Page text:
M24, a section of the Norma Spiral Arm, lies 2° south of M18. When I looked through my 32mm eyepiece (True FOV 46′) I immediately noticed that this object is far too big for my telescope. It measures about 1 x 2° (eight full moon's!!), an ideal object for rich field telescopes and big binoculars. But still it is an impressive sight, when you consider looking at a part of the Milky Way, lying at a distance of 9.500 light years away from us. There are hundreds of bright stars to be seen, embedded in a glow of unresolved background stars. I'm waiting for my new big binoculars, so next time I hope to observe M24 as one big object instead of observing only parts of it.


M22


Next stop was M22, a globular cluster. It lies about 2° north east of 22 Lambda Sagittarius (Kaus Borealis). In my finder scope it looked like a real big fuzzy patch of light. The first view through my 32mm eyepiece knocked my socks off! M22 is a really big globular cluster. The biggest I have observed until now. It filled more than one third of the field of view, about 17′. It's full diameter (as seen only on photographs) is 32′. M22 is the fourth biggest and third brightest globular cluster, as you can see in the table below:


Name Constellation Diameter Magnitude
NGC 5139 (Omega Centauri, Caldwell 80) Centaurus 55′ 3.7
NGC 104 (47 Tucanae, Caldwell 106) Tucana 50′ 3.95
NGC 6121 (M4) Scorpius 35′ 5.4
NGC 6656 (M22, Great Sagittarius cluster) Sagittarius 33′ 5.2
NGC 6397 (Caldwell 86) Ara 31′ 5.3
NGC 6752 (Caldwell 93) Pavo 29&prime 5.3
NGC 5904 (M5) Serpens Caput 22′ 5.7

I tried different magnifications, but the view through the 32mm was the most spectacular. M22 is even better than M13. I could not resolve the core in my 8-inch telescope, but the halo showed a lot of well-resolved stars. This object will definitely be on my observing list the next time I visit a more southern observing location again.


M8 (The Lagoon Nebula and open cluster)


My last stop in Sagittarius was M8. The emission nebula (NGC 6523) and the open cluster (NGC 6530) lie about 8° west of M22. With the help of the OIII filter, the lagoon nebula was impressive, and easy to observe. The nebula is very big (90′x 40′) but I could only detect the centre. I did not examine the open cluster. Because of the fact that M8 was very low in the sky at the moment of observing, I did not stay with it too long. I left Sagittarius and started observing objects a little higher in the night sky.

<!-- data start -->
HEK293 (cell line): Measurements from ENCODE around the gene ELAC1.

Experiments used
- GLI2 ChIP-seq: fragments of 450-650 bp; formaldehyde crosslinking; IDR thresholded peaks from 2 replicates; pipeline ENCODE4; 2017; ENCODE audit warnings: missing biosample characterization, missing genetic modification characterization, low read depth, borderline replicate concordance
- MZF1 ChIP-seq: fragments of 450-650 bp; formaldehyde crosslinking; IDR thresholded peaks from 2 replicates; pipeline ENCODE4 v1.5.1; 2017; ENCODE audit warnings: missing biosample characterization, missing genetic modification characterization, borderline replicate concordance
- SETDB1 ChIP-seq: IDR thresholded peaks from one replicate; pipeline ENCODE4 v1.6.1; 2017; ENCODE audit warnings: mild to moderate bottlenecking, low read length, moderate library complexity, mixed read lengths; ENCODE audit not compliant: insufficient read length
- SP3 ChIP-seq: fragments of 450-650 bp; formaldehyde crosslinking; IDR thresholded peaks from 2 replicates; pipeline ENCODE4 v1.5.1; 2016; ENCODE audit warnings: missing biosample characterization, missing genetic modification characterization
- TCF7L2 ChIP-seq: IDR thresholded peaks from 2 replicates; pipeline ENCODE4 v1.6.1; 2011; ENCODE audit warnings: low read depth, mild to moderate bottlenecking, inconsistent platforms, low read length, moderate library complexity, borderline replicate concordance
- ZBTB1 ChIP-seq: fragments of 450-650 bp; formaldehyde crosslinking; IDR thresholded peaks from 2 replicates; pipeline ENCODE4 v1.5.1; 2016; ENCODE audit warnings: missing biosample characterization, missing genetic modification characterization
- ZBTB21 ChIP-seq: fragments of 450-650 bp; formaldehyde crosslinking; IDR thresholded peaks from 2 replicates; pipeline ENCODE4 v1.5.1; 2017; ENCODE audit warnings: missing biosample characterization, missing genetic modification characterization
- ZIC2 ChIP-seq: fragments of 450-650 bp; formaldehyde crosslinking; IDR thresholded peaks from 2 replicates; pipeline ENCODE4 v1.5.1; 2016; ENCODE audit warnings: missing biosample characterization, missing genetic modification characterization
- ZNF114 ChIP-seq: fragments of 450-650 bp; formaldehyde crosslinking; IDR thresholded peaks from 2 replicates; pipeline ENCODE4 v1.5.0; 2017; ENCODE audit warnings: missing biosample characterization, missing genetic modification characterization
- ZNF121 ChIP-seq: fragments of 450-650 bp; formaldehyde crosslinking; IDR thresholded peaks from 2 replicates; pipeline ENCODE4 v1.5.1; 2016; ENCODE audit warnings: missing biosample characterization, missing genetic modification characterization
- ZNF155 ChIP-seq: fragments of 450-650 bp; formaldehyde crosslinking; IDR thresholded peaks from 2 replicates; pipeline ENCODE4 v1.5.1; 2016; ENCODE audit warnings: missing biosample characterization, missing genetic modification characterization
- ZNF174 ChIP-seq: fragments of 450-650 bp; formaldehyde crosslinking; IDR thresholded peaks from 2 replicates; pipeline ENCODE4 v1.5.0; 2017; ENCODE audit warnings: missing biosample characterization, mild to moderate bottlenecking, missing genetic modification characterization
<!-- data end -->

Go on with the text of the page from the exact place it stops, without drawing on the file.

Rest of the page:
M11 (The wild duck cluster)


This open cluster in Scutum is very easy to locate. I always start at 17 Zeta Aquilae. From there I go south for 18° in a straight line. When moving my telescope in the southern direction, I always keep looking in my 7° finder scope until I notice a more or less half circle of bright stars: 14, 15, 16 and 12 Aquilae (see image below, South is up, west is to the left, the red circle is the 7° FOV finder scope). I then prolong the imaginary half circle along 12 Aquilae into Scutum. At the end of this extended line I find M11, the Wild Duck Cluster.


M11

Credit and © Software Bisque, “TheSky for Macintosh”


M11 is one of the richest and brightest open clusters. It has a magnitude of 5.8 and contains about 500 stars brighter than magnitude 14; its diameter is about 13′. In the finder scope and at low power magnifications, M11 looks like a globular cluster, but when you increase magnification, the cluster starts to resolve into individual stars. In my telescope at 133x M11 looks round, but when you look more carefully, you can detect a more or less triangular shape. That's probably the reason why admiral Smyth called M11 the Wild Duck Cluster. The form resembles a flight of wild ducks. In the centre shines a lonely star of the 8th magnitude. At 166 times I can see about 150 stars, grouped in clumps and strings, with dark lanes meandering through the cluster. With increasing magnification more stars become visible. M11 should be on everyone's list of favourite deep sky objects.


IC 4756 and NGC 6633


It is about 22.00 hrs UT when I take my first brake from the telescope. After a few minutes I got out my binoculars. I took a final look at M11, before sweeping the night sky with it. About 10° north of M11 I found two small groupings of stars with my 7 x 50 binoculars. I switched to my friends Vixen binoculars (12 x 80) with a TFOV of 4.5°. They showed two bright clusters of stars in the same field of view. I checked my star map, and it proved to be IC 4756 in Serpens Cauda and NGC 6633 in Ophiuchus. This was the first time I observed these two objects. They are ideal for observing with big binoculars. The map below should give you an idea what you see in a 7 x 50 binocular (North is up. East is to the left). The limiting magnitude is about 9 to 9.5 and the big red circle represent a field of view of 6.1°. IC 4756 is on the left and NGC 6633 is on the right.


IC 4756 and NGC 6633

Credit and © Capella Soft, “SkyTools2”


IC 4756 is the bigger of the two. It has a diameter of 52&prime. It contains about 80 stars ranging from the 8th to 11th magnitude. About 3° to the northwest, just over the border of Ophiuchus, lies NGC 6633. This open cluster is smaller than IC 4756. NGC 6633 has a diameter of 27′ and contains some twenty stars from magnitude 7 and fainter. Two very interesting open clusters which look very different.